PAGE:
A lot of them do, yes. And the common tricks used to remove the password doesn't work as well. Sometimes you can call the manufacturer and ask them for the master password for your laptop to unlock it and then remove it, however, you need a proof of purchase and if you bought it as a second-hand, they might refuse to do that.

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#7 Wh0

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Posted 04 May 2015 - 09:15 AM

I contacted Dell support, the password they provided did not unlock the bios, VR is trying to contact the student that had it previously to see if she changed the password or still has the original documentation.

 

Dell said my only other option would be to purchase a new mother board.

 

Even with the bios locked, the laptop is in decent shape and will provide years of service for someone.



#8 Aura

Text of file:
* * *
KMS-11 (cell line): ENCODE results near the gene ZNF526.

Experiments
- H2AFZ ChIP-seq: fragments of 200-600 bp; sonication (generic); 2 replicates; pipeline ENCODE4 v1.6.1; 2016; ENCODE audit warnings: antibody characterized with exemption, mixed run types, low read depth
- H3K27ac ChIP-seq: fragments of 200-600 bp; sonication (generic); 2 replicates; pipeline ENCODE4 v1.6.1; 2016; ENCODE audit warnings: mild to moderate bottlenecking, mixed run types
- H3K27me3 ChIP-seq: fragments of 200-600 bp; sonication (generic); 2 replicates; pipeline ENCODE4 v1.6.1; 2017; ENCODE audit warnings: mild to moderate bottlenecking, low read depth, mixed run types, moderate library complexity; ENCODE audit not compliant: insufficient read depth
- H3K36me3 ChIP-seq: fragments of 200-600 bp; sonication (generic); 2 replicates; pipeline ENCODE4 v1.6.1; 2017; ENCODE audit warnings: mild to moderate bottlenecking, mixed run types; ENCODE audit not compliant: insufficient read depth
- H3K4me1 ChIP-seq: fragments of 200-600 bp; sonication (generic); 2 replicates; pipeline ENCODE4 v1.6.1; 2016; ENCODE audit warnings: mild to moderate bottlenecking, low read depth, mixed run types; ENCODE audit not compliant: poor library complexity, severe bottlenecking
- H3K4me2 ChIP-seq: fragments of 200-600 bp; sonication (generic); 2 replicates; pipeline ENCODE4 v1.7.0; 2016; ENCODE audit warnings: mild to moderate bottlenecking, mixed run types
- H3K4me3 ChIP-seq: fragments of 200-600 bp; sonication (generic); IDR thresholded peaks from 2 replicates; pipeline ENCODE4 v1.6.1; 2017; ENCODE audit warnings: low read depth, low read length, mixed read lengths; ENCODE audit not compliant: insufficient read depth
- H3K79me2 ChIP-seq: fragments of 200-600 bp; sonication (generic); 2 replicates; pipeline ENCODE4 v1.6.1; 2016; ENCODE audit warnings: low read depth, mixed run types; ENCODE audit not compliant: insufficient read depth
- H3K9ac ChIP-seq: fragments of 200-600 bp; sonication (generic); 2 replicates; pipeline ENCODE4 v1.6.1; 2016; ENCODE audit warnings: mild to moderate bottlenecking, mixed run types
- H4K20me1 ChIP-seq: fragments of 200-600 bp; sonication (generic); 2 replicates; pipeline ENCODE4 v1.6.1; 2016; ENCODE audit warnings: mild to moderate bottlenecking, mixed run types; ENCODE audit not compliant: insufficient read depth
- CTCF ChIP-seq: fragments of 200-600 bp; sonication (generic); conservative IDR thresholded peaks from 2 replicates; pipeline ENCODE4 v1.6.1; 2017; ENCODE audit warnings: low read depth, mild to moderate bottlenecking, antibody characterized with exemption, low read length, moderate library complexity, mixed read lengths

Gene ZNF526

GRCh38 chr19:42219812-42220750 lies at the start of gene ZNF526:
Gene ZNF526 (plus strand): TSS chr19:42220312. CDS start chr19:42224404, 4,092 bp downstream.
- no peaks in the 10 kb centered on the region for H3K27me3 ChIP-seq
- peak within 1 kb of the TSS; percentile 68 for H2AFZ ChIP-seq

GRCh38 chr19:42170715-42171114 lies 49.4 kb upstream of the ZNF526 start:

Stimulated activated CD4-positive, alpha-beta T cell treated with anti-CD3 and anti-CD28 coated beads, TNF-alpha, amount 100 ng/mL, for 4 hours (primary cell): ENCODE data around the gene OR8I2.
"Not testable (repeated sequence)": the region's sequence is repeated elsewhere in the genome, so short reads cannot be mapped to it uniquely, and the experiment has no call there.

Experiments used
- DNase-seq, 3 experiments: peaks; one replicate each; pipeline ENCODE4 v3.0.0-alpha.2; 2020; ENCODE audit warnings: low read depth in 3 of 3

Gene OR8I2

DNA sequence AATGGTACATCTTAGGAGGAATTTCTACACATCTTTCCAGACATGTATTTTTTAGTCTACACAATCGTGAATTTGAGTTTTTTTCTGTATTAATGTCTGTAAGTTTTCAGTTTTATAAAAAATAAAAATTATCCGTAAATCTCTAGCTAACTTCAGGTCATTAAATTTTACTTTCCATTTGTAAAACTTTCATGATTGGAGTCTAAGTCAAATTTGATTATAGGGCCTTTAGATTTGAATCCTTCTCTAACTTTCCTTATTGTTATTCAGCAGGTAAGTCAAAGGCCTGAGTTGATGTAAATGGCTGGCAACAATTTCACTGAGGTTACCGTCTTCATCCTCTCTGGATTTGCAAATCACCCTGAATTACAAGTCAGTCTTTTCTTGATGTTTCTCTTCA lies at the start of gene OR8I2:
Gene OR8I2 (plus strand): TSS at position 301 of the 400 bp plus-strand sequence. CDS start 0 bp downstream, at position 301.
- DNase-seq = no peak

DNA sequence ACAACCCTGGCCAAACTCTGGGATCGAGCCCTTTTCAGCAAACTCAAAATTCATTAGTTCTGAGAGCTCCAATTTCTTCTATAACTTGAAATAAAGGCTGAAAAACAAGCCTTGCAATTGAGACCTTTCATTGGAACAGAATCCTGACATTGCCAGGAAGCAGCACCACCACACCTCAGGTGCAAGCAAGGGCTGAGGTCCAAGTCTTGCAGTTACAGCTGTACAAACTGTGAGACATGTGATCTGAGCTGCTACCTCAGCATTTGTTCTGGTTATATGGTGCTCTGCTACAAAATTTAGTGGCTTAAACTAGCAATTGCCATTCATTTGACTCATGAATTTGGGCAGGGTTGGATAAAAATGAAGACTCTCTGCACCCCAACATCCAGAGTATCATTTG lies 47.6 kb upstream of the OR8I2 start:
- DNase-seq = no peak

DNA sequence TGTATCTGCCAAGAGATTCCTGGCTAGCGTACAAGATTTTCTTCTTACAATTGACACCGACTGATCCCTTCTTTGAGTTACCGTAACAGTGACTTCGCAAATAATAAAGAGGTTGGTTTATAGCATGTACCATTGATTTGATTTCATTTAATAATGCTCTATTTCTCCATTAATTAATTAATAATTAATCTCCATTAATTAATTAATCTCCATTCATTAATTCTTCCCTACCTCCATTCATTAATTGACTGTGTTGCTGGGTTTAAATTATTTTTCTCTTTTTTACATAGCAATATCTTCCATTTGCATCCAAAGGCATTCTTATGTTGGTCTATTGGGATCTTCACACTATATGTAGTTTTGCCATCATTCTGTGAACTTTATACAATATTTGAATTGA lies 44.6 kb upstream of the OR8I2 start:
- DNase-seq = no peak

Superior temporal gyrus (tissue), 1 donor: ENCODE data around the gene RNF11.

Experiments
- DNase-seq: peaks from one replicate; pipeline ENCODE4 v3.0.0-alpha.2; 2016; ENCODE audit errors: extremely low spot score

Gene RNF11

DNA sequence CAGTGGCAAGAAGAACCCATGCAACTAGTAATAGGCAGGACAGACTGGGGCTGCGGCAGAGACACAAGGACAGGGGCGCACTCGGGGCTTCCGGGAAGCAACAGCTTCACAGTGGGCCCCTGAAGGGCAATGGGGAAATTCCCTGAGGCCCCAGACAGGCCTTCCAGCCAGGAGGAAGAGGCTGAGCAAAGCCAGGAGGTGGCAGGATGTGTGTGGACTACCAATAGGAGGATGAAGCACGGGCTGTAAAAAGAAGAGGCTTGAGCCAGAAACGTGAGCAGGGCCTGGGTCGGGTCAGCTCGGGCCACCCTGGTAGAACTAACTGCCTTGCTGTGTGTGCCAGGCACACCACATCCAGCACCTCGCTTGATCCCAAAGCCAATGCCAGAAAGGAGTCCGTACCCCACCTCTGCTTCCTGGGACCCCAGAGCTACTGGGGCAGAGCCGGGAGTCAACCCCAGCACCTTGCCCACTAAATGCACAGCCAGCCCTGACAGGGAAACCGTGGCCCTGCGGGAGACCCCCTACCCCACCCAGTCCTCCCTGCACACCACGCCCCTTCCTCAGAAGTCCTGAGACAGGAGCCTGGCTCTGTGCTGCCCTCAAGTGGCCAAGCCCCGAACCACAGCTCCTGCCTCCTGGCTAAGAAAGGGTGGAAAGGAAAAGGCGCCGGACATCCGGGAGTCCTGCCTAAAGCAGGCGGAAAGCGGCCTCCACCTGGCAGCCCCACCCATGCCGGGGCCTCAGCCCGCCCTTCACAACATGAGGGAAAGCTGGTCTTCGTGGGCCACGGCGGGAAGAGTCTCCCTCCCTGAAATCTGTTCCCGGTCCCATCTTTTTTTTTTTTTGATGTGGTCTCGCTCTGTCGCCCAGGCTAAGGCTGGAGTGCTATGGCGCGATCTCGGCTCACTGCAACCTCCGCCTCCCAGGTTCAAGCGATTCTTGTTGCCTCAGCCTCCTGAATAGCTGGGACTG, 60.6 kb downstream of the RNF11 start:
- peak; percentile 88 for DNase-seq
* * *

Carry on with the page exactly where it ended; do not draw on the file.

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Posted 04 May 2015 - 09:19 AM

Yes, it will. It's just a big issue if you ever have issues with the laptop and you need to access the BIOS for troubleshooting. That's how I see it.

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#9 Wh0

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Posted 07 May 2015 - 08:18 AM

The laptop slowly updated windows and during one critical update windows defender detected the same virus.  I downloaded Kaspersky to quickly dispatch the virus to parts unknown.

The virus realizing Kaspersky was hunting it, stopped and rebooted the computer.

This morning I am formatting and filling the hard drive with zero's.

What are the chances the Virus has infected the BIOS?



#10 quietman7

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Posted 07 May 2015 - 08:43 AM

What are the chances the Virus has infected the BIOS?